Prime minister Leandro I. Montañana, C.M., a Spanish Vincentian, was the second President, but the first under the Vincentian (C.M.) administration. He served in that capacity until 1985 when Fr. Rolando S. Dela Goza, C.M., the first Filipino President, took the office and held it until 1994. Next came Fr. Jimmy Belita, C.M., university President until 2003 who in turn was succeeded by the current President Fr. Gregorio L. Bañaga, Jr., C.M.

While remaining best known for its Chemistry and Engineering programs, Adamson University gradually added Architecture, Sciences, Pharmacy, Business, Education, Liberal Arts, Law, Graduate, Basic Education, and Theology courses. In the 1990s, it registered its highest enrollment figure ever: 21,994 students.

Adamson University celebrated its diamond jubilee on February 5–11, 2007 during which occasion it was also declared a Historic Site by the National Historical Institute.

Campus[edit | edit source]

Adamson University is located in San Marcelino Street, Ermita in Manila. The Technological University of the Philippines, Santa Isabel College, Emilio Aguinaldo College, and Philippine Normal University are its nearest neighbors. Adamson University has seven buildings occupying 4.7 hectares of land:

Buildings[edit | edit source]

  • Saint Vincent de Paul Building
  • Saint Therese Building
  • Cardinal Santos Building
  • Ozanam Building
  • Fr. Leandro Montañana Building
  • John Perboyre Building
  • Francis Regis Clet Building
  • Falcon Tower (Soon to Rise 12 Storey Building)
  • Searching Bldg.

Organization and structure[edit | edit source]

President and Vice Presidents[edit | edit source]

  • Rev. Fr. Gregorio Bañaga Jr., C.M. PhD President
  • Rev. Fr. Francisco Nicolas P. Magnaye, Jr., C.M. Vice President for Academic Affairs
  • Rev. Fr. Andrew S. Bayal, C.M. Vice President for Student Affairs
  • Ana Liza M. Ragos Vice President for Administration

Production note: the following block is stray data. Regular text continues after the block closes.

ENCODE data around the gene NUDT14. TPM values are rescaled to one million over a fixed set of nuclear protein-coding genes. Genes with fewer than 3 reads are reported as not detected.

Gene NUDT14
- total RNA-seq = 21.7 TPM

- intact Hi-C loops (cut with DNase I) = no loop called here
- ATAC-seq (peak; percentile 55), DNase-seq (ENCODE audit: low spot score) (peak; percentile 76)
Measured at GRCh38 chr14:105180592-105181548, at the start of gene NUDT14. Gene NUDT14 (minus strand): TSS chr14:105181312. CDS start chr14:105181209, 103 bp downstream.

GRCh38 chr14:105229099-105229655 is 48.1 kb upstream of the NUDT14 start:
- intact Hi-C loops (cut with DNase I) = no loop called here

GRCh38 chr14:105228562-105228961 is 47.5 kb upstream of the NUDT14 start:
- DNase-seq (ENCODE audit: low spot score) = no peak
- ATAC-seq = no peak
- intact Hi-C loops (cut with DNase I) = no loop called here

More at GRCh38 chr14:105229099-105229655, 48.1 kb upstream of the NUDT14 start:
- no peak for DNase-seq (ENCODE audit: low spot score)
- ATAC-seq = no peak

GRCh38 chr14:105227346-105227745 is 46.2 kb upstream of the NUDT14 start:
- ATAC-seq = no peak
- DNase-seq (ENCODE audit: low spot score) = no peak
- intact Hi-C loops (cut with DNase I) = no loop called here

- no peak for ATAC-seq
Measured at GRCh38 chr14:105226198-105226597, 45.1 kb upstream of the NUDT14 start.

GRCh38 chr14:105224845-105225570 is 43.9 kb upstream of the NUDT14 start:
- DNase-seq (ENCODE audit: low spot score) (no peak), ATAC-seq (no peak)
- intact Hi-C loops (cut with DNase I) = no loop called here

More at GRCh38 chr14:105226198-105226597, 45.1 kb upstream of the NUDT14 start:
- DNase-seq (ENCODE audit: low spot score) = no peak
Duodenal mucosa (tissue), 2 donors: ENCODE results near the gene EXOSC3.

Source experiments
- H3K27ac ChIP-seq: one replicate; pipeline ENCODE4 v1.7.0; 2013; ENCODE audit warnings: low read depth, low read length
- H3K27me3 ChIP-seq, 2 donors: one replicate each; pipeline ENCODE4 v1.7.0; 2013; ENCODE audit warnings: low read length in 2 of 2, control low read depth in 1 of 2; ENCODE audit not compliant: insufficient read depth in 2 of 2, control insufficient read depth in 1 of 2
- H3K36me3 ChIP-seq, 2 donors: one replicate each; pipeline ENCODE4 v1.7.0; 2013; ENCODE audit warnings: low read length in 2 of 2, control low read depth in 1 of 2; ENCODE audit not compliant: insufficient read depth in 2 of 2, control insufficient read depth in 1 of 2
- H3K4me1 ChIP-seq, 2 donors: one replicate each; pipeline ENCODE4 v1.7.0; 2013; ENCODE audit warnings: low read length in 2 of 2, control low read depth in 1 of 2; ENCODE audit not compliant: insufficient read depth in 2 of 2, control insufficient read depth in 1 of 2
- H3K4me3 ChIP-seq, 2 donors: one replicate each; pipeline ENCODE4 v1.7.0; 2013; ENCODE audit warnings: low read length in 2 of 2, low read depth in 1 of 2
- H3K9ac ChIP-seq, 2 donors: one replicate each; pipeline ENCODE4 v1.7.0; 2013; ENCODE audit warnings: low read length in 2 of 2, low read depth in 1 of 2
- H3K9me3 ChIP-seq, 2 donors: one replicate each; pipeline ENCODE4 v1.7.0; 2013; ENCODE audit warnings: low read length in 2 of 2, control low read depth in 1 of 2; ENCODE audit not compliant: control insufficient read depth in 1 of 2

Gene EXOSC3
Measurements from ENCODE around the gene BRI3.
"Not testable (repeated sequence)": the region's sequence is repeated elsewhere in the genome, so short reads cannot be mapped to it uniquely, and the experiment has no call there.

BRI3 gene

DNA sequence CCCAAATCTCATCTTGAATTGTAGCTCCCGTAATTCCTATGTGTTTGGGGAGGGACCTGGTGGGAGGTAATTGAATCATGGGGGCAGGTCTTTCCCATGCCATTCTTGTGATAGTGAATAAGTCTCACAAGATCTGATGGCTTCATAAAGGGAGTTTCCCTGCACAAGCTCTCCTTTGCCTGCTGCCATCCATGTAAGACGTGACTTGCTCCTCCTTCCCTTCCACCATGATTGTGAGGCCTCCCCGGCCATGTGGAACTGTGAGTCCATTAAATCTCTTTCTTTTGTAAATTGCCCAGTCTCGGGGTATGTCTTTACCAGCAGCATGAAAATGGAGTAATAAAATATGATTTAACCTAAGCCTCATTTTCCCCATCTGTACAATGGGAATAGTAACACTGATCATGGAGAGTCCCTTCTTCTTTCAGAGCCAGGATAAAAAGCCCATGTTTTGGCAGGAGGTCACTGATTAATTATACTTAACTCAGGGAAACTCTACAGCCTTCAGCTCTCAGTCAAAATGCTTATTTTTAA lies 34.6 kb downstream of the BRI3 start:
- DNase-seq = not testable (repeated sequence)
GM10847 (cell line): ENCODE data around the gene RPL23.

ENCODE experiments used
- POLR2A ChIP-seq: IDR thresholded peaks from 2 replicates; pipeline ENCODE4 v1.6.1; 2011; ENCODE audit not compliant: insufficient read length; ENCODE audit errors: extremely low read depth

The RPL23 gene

• Rev. Fr. Maximino D. Rendon, C.M. Vice President for Finance

Accreditation[edit | edit source]

Adamson University is an accredited member of various national and international educational organizations:

Adamson University was granted by the Commission on Higher Education (CHED) in the Philippines "Autonomous Status" for five years from May 2010.[5]

Grading System[edit | edit source]

Performance-Based Evaluation[edit | edit source]

A “Pass or Fail” policy is strictly observed, except on output-based subjects (e.g. thesis or its equivalent, and internship), where “No grade” is given. A student would only earn credits for the subject if he passed both the lecture and laboratory components. The student is required to re-enroll both the lecture and laboratory if he/she failed either of the components. Due to inherent differences in the course requirements of different subjects in the various programs, the parameters used for the evaluation of students' performance and its corresponding weight are based on the course objectives as stipulated in the syllabus. The course requirements and its corresponding weight distribution are consensuses among the faculty handling the same subject or should be decided upon by an individual faculty who is the only one handling the subject. In either case the course requirements and its corresponding weight distribution is verified and confirmed by the dean/chair. Grades in the examinations, quizzes, and other requirements are computed as the percentage of raw scores and shall not be transmuted. The passing grade is 70%. The course requirements, its breakdown, and the computation of grade are provided for to the students by their respective professors at the start of the semester.yeah

see Academic grading in the Philippines for the Grade Point Scale

Integrated Community Extension Service[edit | edit source]